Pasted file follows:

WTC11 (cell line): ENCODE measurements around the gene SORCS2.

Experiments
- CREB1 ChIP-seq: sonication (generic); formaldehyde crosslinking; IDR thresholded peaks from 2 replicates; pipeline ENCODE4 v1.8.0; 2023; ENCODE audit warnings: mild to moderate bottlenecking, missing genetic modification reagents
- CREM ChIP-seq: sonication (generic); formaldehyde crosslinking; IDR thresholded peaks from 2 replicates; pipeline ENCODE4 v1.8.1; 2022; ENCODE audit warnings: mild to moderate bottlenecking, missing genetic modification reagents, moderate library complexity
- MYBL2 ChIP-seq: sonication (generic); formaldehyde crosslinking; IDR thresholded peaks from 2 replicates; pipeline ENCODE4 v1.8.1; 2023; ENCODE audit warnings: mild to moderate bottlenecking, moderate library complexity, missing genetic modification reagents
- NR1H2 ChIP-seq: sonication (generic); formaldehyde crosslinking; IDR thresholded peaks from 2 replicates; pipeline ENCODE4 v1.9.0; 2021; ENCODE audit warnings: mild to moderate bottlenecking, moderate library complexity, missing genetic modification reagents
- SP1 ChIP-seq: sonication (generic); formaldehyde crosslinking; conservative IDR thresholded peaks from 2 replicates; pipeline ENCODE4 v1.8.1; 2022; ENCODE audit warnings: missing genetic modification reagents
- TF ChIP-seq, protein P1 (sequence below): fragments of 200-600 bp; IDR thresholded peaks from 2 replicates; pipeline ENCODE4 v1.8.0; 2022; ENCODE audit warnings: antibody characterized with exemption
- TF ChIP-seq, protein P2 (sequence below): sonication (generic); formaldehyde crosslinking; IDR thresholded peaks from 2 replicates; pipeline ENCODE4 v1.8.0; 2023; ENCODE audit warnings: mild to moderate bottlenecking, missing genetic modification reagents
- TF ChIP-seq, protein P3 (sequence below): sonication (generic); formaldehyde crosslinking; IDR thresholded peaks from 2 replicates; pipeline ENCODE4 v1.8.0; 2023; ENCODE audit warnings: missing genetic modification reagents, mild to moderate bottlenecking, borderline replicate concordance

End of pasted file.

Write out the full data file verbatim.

WTC11 (cell line): ENCODE measurements around the gene SORCS2.

Experiments
- CREB1 ChIP-seq: sonication (generic); formaldehyde crosslinking; IDR thresholded peaks from 2 replicates; pipeline ENCODE4 v1.8.0; 2023; ENCODE audit warnings: mild to moderate bottlenecking, missing genetic modification reagents
- CREM ChIP-seq: sonication (generic); formaldehyde crosslinking; IDR thresholded peaks from 2 replicates; pipeline ENCODE4 v1.8.1; 2022; ENCODE audit warnings: mild to moderate bottlenecking, missing genetic modification reagents, moderate library complexity
- MYBL2 ChIP-seq: sonication (generic); formaldehyde crosslinking; IDR thresholded peaks from 2 replicates; pipeline ENCODE4 v1.8.1; 2023; ENCODE audit warnings: mild to moderate bottlenecking, moderate library complexity, missing genetic modification reagents
- NR1H2 ChIP-seq: sonication (generic); formaldehyde crosslinking; IDR thresholded peaks from 2 replicates; pipeline ENCODE4 v1.9.0; 2021; ENCODE audit warnings: mild to moderate bottlenecking, moderate library complexity, missing genetic modification reagents
- SP1 ChIP-seq: sonication (generic); formaldehyde crosslinking; conservative IDR thresholded peaks from 2 replicates; pipeline ENCODE4 v1.8.1; 2022; ENCODE audit warnings: missing genetic modification reagents
- TF ChIP-seq, protein P1 (sequence below): fragments of 200-600 bp; IDR thresholded peaks from 2 replicates; pipeline ENCODE4 v1.8.0; 2022; ENCODE audit warnings: antibody characterized with exemption
- TF ChIP-seq, protein P2 (sequence below): sonication (generic); formaldehyde crosslinking; IDR thresholded peaks from 2 replicates; pipeline ENCODE4 v1.8.0; 2023; ENCODE audit warnings: mild to moderate bottlenecking, missing genetic modification reagents
- TF ChIP-seq, protein P3 (sequence below): sonication (generic); formaldehyde crosslinking; IDR thresholded peaks from 2 replicates; pipeline ENCODE4 v1.8.0; 2023; ENCODE audit warnings: missing genetic modification reagents, mild to moderate bottlenecking, borderline replicate concordance